Correlating Mutual Fund Returns with Downside Protection and Upside Performance

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When it comes to an actively managed market linked instrument, the ideas of downside protection and upside performance are easy enough to understand and expect.

In particular, with respect to active mutual funds, downside protection refers to the fund’s losses when compared to benchmark losses. For example, during a period in which the benchmark dropped by say 10%, we expect the fund to lose less (after expenses, as always). So if the funds has lost say, 8%, then we can say that fund has captured 80% of the benchmark losses.

If the fund has lost say, 12%, the fund has captured 120% of the benchmark losses(!!). This is referred to as downside capture and is a measure of downside protection. Lower the downside capture, the better.

Similarly, during a period in which the benchmark has gained 10%, we expect the active fund to gain more. Say, 12%. Then it has captured 120% of the benchmark gains. If has gained only 8% then it has captured only about 67% of the benchmark gains. This is referred to as upside capture and is a measure of upside performance. Higher the upside performance, the better.

Capture Ratio = Upside performance/ Downside protection

Higher the capture ratio of a fund, the better. It can be viewed as managed-reward per unit managed-risk. As seen below, there are a few funds that have extremely good downside protection and poor upside performance and vice-versa. This can result in unusually high capture ratios.

Regular readers may be aware that not only I prefer using these ratios for fund selection, but also provide a monthly listing of 1Y to 9Y data.

Past posts on upside and downside capture

Dec 2016: Equity Mutual Fund SIP, Lump sum returns (1-9Y) & capture ratios

Simplify Mutual Fund Analysis with Upside/Downside Capture Ratios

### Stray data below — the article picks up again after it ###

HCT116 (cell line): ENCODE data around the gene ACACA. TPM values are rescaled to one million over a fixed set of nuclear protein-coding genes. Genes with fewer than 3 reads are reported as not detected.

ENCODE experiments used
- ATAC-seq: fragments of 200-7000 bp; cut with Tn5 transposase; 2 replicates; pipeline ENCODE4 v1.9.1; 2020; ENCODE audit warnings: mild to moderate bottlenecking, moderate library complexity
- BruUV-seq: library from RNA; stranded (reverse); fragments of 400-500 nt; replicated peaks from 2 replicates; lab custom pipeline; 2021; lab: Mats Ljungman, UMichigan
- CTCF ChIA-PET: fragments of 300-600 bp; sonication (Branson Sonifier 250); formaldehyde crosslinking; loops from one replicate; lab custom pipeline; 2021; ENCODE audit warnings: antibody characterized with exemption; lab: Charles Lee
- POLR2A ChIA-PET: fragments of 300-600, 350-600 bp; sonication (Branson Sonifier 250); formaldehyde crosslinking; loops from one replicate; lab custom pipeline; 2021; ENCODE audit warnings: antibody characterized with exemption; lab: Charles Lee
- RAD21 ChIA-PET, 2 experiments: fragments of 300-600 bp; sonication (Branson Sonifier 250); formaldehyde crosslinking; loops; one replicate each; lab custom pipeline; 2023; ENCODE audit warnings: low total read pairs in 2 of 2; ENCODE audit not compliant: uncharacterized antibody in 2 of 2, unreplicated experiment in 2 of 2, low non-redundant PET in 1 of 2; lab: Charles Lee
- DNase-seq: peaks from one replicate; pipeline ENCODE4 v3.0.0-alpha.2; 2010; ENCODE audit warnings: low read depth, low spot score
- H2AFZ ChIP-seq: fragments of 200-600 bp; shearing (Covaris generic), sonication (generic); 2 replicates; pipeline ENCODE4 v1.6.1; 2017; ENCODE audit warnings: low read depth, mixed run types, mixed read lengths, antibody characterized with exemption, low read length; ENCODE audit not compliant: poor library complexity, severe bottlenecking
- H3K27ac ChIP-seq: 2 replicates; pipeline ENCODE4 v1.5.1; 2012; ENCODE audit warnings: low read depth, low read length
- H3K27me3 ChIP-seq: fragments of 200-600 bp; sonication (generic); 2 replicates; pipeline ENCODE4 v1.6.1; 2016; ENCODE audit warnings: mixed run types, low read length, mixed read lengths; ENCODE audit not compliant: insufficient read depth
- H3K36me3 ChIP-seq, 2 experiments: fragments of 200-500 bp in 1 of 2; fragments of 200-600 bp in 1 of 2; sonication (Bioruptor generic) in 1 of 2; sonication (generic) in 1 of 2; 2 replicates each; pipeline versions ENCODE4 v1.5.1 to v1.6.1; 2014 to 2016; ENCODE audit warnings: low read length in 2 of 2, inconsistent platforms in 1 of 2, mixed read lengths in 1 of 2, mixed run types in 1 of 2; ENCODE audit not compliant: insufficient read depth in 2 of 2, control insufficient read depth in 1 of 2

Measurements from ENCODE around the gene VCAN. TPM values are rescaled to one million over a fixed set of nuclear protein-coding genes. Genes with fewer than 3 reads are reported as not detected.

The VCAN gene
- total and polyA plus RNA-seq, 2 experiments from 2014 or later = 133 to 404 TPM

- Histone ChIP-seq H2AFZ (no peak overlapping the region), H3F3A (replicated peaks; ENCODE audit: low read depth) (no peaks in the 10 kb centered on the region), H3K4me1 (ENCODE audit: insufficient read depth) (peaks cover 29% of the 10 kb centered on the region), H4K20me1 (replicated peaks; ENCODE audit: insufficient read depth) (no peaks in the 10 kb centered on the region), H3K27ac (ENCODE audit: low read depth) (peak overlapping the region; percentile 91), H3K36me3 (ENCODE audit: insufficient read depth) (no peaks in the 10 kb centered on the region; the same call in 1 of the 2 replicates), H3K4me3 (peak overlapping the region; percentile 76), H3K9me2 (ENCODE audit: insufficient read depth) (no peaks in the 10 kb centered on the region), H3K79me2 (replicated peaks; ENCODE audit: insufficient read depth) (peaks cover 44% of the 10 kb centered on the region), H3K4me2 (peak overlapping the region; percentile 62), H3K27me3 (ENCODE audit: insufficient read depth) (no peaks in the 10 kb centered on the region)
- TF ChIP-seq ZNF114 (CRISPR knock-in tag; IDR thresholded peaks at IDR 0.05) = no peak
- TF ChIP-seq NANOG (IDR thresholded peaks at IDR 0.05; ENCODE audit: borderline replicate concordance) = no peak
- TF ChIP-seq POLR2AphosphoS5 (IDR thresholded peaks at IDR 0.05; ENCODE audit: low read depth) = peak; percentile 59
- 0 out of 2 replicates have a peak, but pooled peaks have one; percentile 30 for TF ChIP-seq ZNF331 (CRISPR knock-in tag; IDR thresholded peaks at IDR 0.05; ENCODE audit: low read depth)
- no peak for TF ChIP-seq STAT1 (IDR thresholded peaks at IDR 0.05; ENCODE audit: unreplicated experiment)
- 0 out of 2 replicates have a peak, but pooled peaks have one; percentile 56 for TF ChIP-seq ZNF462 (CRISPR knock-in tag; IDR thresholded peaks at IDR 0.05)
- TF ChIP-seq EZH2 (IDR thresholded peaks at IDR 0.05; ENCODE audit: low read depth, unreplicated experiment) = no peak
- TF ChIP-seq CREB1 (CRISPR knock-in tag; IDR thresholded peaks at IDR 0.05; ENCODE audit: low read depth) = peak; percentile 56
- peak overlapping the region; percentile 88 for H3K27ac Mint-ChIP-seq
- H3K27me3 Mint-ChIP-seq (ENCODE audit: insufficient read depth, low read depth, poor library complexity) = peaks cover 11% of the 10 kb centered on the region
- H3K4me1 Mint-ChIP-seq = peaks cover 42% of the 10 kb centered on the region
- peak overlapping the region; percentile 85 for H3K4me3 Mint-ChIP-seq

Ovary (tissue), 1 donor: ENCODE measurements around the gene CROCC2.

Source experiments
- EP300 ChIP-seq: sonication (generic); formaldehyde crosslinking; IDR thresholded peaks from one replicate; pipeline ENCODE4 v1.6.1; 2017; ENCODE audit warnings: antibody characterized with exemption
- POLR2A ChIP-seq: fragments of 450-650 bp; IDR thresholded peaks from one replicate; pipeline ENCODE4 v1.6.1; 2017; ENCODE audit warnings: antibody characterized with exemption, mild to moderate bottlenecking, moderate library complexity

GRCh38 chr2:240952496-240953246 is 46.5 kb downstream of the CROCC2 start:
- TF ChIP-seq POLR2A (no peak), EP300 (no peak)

Understanding Upside and Downside Capture ratios

How Mutual Fund Upside and Downside Capture Ratios are calculated.

Analyse individual funds with the Mutual Fund Downside Protection Calculator.
I had previously attempted a correlation between mutual fund returns & capture ratios of mid-cap funds. I now extend it to include all equity mutual funds, except international equity funds.
On the face of it, looking for a relationship between fund returns and capture ratios would appear tautological. That is, find a dependency between already dependent parameters. However, that is no so in practice.

Nine-Year Returns Vs Upside Capture


Notice that there is no correlation between upside performance and returns.

Nine-Year Returns Vs Downside Capture

The same is true for downside protection vs returns too.


The outlier represented by the green rectangle is DSP Microcap. It has exceptionally good downside protection – positive returns when the benchmark gave negative returns. Resulting in a negative downside capture.

Nine-Year Returns vs Capture Ratio


Notice the reasonable correlation between return and capture ratio (Upside/downside) or (managed-reward/managed-risk). The outlier is again DSP Microcap.

Thus the message here is the capture ratio is a good metric to use for mutual fund selection. However, I would prefer to also keep an eye on consistent downside protection too.

Five-Year Returns Vs Upside Capture


In this case, the outlier is again DSP fund!! DSP Top 100 – very poor upside performance. The pattern is the same – poor correlation.

Five-Year Returns Vs Downside Capture


Not much correlation. The outlier is the same. DSP Top 100 but in this case, exceptionally good downside protection!

Would you choose such a fund? Not so hot upside performance but great downside protection?!

Five-Year Returns vs Capture Ratio


Plenty more outliers here with exceptionally high capture ratios. However, within the main bunch, there is now reasonable correlation.

I am happy to see this correlation between return and capture ratio. As mentioned above, I would prefer a consistent downside protection plus reasonable upside performance.  So instead of relying on capture ratio alone, it is important to look at the individual metrics – upside and downside.

If you are interested:

Analyse individual funds with the Mutual Fund Downside Protection Calculator.

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  1. The term outlier means “very good” ? In that case how DSP Micro cap which is an outlier with low capture ratio be termed as good. Does “Outlier” means exceptions ?
    In order to elucidate your point please discuss with example of a fund to enable me to understand better

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